Father of life, may I worship You with all my heart regardless of what others think or what it costs.
Read: 1 CHRONICLES 15:25-16:6
 So David and the elders of Israel and the commanders of units of a thousand went to bring up the ark of the covenant of the LORD from the house of Obed-Edom, with rejoicing.  Because God had helped the Levites who were carrying the ark of the covenant of the LORD, seven bulls and seven rams were sacrificed.  Now David was clothed in a robe of fine linen, as were all the Levites who were carrying the ark, and as were the musicians, and Kenaniah, who was in charge of the singing of the choirs. David also wore a linen ephod.  So all Israel brought up the ark of the covenant of the LORD with shouts, with the sounding of rams' horns and trumpets, and of cymbals, and the playing of lyres and harps.  As the ark of the covenant of the LORD was entering the City of David, Michal daughter of Saul watched from a window. And when she saw King David dancing and celebrating, she despised him in her heart.  They brought the ark of God and set it inside the tent that David had pitched for it, and they presented burnt offerings and fellowship offerings before God.  After David had finished sacrificing the burnt offerings and fellowship offerings, he blessed the people in the name of the LORD.  Then he gave a loaf of bread, a cake of dates and a cake of raisins to each Israelite man and woman.  He appointed some of the Levites to minister before the ark of the LORD, to extol, thank, and praise the LORD, the God of Israel:  Asaph was the chief, and next to him in rank were Zechariah, then Jaaziel, Shemiramoth, Jehiel, Mattithiah, Eliab, Benaiah, Obed-Edom and Jeiel. They were to play the lyres and harps, Asaph was to sound the cymbals,  and Benaiah and Jahaziel the priests were to blow the trumpets regularly before the ark of the covenant of God.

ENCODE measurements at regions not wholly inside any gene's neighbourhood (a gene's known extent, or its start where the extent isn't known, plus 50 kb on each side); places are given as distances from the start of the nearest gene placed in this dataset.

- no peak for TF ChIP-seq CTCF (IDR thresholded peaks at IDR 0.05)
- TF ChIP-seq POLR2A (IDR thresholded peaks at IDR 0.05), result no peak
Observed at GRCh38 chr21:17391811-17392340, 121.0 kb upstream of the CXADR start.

Reflect: Are you more like David or Michal?
So at last, the triumphant procession enters the city of David with glorious music, splendid robes, and lots of shouting. The Ark is in place, God is present with his people, and all is well. It would have been easy for the king to relax his duties a little at this point. But no, David's leadership instincts assert themselves. David now supervises the free food handout to all the people (16:3) and then turns to the appointment of Levites to a permanent ministry of caring for the Ark.
Suddenly, amid all the celebration our eyes catch a glimpse of a figure at an upper window. It's Michal, David's wife and Saul's daughter, observing in the celebrations. As she watches her husband leading the procession, "she despised him in her heart" (15:29). So all is not well. The parallel passage in Samuel records that, at the end of the day, there is discord back at the palace (2 Sam. 6:20).
Why this strife? David, though a man of great esteem and influence, was willing to become undignified in the sight of God (2 Sam. 6:22), but Michal was ashamed. David was a great man, but his greatness was above all in his humility before the God who exalted him.
Consider how you can demonstrate your willingness to abandon all to Jesus both in public and private.
King of glory, You bowed down, came in humility and saved me. I bow before You.
Syndicated via Scripture Union